I'll look into that more too. I also have a reverse-T3 result coming back soon, so maybe that'll help shed light on things as well.

    It was drawn at 9am and fasting. It's one I asked for to look into the OI problems more, and thought normal meant normal, so it's good to know that a lowish value might be problematic depending on the circumstances. I haven't tried Florinef or anything prescribed ... I'm still fighting to get my OI diagnosed. Fortunately I finally got an appointment at an orthostatic hypotension clinic at the Academic Medical Center in Amsterdam, on December 5th.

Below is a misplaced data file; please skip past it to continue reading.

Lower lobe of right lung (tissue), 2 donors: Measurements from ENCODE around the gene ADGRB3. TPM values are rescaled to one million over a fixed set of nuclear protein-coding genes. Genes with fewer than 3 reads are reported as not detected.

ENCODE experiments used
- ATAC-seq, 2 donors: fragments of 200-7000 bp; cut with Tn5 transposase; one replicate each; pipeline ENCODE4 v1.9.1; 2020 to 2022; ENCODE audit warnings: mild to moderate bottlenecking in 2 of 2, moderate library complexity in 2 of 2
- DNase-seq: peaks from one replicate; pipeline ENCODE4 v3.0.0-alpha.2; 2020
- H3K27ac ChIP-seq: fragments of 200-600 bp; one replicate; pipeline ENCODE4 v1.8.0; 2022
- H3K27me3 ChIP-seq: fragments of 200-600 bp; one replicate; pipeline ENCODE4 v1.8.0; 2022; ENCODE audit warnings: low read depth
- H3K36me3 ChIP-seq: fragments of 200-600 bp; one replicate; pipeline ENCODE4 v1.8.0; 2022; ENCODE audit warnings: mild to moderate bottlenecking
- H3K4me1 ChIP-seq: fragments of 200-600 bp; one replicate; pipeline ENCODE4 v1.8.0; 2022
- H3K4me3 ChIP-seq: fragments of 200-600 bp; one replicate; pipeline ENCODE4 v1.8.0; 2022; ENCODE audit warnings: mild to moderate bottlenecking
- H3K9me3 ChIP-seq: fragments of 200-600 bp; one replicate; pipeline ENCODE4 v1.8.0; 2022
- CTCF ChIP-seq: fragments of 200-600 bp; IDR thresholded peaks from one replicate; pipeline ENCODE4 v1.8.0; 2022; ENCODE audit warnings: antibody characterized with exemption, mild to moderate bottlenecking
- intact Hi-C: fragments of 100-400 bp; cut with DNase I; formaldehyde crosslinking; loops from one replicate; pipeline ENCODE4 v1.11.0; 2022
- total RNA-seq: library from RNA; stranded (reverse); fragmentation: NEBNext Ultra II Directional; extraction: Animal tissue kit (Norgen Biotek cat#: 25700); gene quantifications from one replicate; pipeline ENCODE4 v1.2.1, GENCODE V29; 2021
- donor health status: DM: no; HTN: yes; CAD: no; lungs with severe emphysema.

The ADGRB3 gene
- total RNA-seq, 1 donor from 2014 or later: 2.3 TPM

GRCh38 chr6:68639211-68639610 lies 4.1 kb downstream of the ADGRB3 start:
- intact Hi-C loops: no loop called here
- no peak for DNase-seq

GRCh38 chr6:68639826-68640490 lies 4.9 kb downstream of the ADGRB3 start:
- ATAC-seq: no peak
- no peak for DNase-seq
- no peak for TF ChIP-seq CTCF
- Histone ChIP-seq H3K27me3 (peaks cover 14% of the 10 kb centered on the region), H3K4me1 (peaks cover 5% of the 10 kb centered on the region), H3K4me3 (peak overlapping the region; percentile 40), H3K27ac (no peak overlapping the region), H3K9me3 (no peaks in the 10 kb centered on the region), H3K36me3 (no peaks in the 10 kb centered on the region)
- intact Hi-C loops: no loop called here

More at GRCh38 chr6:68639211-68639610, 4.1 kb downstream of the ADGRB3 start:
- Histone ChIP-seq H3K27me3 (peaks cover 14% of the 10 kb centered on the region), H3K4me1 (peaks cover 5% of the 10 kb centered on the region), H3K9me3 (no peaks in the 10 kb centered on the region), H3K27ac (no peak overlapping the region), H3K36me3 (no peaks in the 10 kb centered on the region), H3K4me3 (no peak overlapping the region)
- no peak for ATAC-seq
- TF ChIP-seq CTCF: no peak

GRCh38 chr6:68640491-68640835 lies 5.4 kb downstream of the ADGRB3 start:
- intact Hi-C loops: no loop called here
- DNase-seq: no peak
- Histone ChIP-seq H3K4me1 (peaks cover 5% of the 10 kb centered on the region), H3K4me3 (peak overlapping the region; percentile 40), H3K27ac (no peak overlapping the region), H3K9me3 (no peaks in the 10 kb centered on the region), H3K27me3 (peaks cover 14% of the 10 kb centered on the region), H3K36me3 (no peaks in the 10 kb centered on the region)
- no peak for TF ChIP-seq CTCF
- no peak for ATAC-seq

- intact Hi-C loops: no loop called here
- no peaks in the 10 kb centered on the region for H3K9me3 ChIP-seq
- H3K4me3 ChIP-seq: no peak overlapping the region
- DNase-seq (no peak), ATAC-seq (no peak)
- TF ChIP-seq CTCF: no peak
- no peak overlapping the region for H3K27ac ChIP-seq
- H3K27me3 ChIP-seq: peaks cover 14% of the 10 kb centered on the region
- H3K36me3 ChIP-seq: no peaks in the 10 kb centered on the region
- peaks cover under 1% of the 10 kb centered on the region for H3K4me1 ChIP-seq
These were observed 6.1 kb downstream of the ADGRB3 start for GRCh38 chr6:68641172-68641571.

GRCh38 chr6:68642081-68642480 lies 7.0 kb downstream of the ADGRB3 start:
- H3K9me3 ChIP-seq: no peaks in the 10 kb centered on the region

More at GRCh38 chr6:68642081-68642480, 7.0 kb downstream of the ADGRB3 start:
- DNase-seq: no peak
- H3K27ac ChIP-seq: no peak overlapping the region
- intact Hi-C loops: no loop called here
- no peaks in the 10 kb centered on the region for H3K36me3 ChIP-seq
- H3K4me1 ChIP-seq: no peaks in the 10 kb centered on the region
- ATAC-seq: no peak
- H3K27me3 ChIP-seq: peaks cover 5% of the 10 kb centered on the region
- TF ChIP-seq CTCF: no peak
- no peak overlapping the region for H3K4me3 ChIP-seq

Thanks, I haven't been able to look into those yet. I wasn't sure about the zinc, since it's fairly normal itself, and it's copper that's being super wonky. But if the zinc helps sort the copper that does make sense, especially since zinc is low-normal in the serum where everything else is elevated.


    Nope, my glucose is always normal, except when I've gone a bit hypoglycemic a couple times when not eating recently enough.

    I usually do 3 grams of fish oil per day, and am doing 6 the past couple days to hopefully help with all the extra swelling I'm having. I think that's the same effect as krill oil, just from a different source?

    Thanks for the suggestions, very helpful :)
  8. Ema

    Ema Senior Member